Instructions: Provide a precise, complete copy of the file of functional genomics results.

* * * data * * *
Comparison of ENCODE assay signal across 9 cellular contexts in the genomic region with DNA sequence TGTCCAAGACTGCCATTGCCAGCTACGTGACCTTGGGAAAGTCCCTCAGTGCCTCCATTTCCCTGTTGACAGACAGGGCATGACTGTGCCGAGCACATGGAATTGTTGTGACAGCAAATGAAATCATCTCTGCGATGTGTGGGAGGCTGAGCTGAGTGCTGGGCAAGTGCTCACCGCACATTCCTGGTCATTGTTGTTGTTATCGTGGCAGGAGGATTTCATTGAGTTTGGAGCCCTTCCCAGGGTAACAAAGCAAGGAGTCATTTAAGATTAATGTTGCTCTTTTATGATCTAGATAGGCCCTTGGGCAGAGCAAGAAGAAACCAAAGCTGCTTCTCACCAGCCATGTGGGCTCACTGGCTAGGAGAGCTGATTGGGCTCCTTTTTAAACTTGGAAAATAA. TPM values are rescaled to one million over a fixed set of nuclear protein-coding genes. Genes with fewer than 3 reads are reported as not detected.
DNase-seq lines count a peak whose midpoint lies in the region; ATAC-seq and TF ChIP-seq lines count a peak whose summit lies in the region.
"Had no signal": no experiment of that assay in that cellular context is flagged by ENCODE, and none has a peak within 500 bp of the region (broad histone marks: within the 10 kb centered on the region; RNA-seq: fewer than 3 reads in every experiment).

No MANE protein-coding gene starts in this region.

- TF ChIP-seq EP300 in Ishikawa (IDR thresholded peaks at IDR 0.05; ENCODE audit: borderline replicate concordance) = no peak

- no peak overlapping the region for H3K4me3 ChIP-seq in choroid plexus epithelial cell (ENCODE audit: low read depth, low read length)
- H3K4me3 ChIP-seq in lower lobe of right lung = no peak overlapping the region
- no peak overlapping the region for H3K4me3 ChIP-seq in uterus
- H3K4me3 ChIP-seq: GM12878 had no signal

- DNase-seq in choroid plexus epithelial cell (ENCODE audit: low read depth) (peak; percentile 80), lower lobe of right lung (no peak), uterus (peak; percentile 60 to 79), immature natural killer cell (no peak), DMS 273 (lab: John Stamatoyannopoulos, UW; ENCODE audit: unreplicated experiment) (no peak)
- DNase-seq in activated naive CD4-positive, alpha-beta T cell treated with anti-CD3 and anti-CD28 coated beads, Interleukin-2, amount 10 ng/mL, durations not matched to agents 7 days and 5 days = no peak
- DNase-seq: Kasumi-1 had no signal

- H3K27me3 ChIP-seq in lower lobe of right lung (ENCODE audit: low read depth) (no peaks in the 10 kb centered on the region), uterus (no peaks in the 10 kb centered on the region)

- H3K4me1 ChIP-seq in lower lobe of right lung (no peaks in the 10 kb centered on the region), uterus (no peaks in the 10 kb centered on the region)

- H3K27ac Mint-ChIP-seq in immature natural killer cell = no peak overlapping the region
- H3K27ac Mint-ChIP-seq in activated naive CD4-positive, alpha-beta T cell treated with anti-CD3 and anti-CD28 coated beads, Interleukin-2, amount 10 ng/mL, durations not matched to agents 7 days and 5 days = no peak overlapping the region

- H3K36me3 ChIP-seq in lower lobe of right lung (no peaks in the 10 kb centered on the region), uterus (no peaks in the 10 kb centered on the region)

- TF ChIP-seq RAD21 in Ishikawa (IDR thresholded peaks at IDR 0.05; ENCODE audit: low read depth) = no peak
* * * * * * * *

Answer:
Comparison of ENCODE assay signal across 9 cellular contexts in the genomic region with DNA sequence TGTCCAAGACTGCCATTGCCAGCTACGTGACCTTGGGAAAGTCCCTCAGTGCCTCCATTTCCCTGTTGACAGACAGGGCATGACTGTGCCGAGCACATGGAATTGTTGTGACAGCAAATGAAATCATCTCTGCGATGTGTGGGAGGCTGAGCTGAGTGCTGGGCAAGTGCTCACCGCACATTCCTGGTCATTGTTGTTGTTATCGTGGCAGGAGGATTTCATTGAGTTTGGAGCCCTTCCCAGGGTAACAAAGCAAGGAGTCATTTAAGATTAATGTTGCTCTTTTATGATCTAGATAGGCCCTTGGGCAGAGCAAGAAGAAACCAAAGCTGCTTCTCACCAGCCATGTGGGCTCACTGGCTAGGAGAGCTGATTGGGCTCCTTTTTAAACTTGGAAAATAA. TPM values are rescaled to one million over a fixed set of nuclear protein-coding genes. Genes with fewer than 3 reads are reported as not detected.
DNase-seq lines count a peak whose midpoint lies in the region; ATAC-seq and TF ChIP-seq lines count a peak whose summit lies in the region.
"Had no signal": no experiment of that assay in that cellular context is flagged by ENCODE, and none has a peak within 500 bp of the region (broad histone marks: within the 10 kb centered on the region; RNA-seq: fewer than 3 reads in every experiment).

No MANE protein-coding gene starts in this region.

- TF ChIP-seq EP300 in Ishikawa (IDR thresholded peaks at IDR 0.05; ENCODE audit: borderline replicate concordance) = no peak

- no peak overlapping the region for H3K4me3 ChIP-seq in choroid plexus epithelial cell (ENCODE audit: low read depth, low read length)
- H3K4me3 ChIP-seq in lower lobe of right lung = no peak overlapping the region
- no peak overlapping the region for H3K4me3 ChIP-seq in uterus
- H3K4me3 ChIP-seq: GM12878 had no signal

- DNase-seq in choroid plexus epithelial cell (ENCODE audit: low read depth) (peak; percentile 80), lower lobe of right lung (no peak), uterus (peak; percentile 60 to 79), immature natural killer cell (no peak), DMS 273 (lab: John Stamatoyannopoulos, UW; ENCODE audit: unreplicated experiment) (no peak)
- DNase-seq in activated naive CD4-positive, alpha-beta T cell treated with anti-CD3 and anti-CD28 coated beads, Interleukin-2, amount 10 ng/mL, durations not matched to agents 7 days and 5 days = no peak
- DNase-seq: Kasumi-1 had no signal

- H3K27me3 ChIP-seq in lower lobe of right lung (ENCODE audit: low read depth) (no peaks in the 10 kb centered on the region), uterus (no peaks in the 10 kb centered on the region)

- H3K4me1 ChIP-seq in lower lobe of right lung (no peaks in the 10 kb centered on the region), uterus (no peaks in the 10 kb centered on the region)

- H3K27ac Mint-ChIP-seq in immature natural killer cell = no peak overlapping the region
- H3K27ac Mint-ChIP-seq in activated naive CD4-positive, alpha-beta T cell treated with anti-CD3 and anti-CD28 coated beads, Interleukin-2, amount 10 ng/mL, durations not matched to agents 7 days and 5 days = no peak overlapping the region

- H3K36me3 ChIP-seq in lower lobe of right lung (no peaks in the 10 kb centered on the region), uterus (no peaks in the 10 kb centered on the region)

- TF ChIP-seq RAD21 in Ishikawa (IDR thresholded peaks at IDR 0.05; ENCODE audit: low read depth) = no peak